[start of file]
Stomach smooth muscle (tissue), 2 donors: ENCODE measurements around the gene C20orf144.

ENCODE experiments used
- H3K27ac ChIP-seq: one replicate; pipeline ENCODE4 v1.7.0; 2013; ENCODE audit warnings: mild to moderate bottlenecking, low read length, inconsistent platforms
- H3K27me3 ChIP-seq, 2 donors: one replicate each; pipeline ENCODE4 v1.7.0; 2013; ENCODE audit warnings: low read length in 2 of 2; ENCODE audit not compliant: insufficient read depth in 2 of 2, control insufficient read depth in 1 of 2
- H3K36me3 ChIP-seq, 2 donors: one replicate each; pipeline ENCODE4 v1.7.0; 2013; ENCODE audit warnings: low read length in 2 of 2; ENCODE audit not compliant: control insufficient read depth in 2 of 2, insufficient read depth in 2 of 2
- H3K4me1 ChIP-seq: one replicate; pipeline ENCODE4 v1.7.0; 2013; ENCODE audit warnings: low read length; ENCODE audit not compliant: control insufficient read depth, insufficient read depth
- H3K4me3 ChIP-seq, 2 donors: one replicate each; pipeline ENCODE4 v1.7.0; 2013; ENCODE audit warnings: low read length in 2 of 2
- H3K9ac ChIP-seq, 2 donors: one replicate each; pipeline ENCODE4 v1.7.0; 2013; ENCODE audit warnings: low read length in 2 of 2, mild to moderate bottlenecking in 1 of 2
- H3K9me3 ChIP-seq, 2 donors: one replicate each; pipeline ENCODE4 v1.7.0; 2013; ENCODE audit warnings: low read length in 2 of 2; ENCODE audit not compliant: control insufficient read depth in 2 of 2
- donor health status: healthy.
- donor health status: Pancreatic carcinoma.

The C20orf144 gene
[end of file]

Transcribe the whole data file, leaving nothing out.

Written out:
Stomach smooth muscle (tissue), 2 donors: ENCODE measurements around the gene C20orf144.

ENCODE experiments used
- H3K27ac ChIP-seq: one replicate; pipeline ENCODE4 v1.7.0; 2013; ENCODE audit warnings: mild to moderate bottlenecking, low read length, inconsistent platforms
- H3K27me3 ChIP-seq, 2 donors: one replicate each; pipeline ENCODE4 v1.7.0; 2013; ENCODE audit warnings: low read length in 2 of 2; ENCODE audit not compliant: insufficient read depth in 2 of 2, control insufficient read depth in 1 of 2
- H3K36me3 ChIP-seq, 2 donors: one replicate each; pipeline ENCODE4 v1.7.0; 2013; ENCODE audit warnings: low read length in 2 of 2; ENCODE audit not compliant: control insufficient read depth in 2 of 2, insufficient read depth in 2 of 2
- H3K4me1 ChIP-seq: one replicate; pipeline ENCODE4 v1.7.0; 2013; ENCODE audit warnings: low read length; ENCODE audit not compliant: control insufficient read depth, insufficient read depth
- H3K4me3 ChIP-seq, 2 donors: one replicate each; pipeline ENCODE4 v1.7.0; 2013; ENCODE audit warnings: low read length in 2 of 2
- H3K9ac ChIP-seq, 2 donors: one replicate each; pipeline ENCODE4 v1.7.0; 2013; ENCODE audit warnings: low read length in 2 of 2, mild to moderate bottlenecking in 1 of 2
- H3K9me3 ChIP-seq, 2 donors: one replicate each; pipeline ENCODE4 v1.7.0; 2013; ENCODE audit warnings: low read length in 2 of 2; ENCODE audit not compliant: control insufficient read depth in 2 of 2
- donor health status: healthy.
- donor health status: Pancreatic carcinoma.

The C20orf144 gene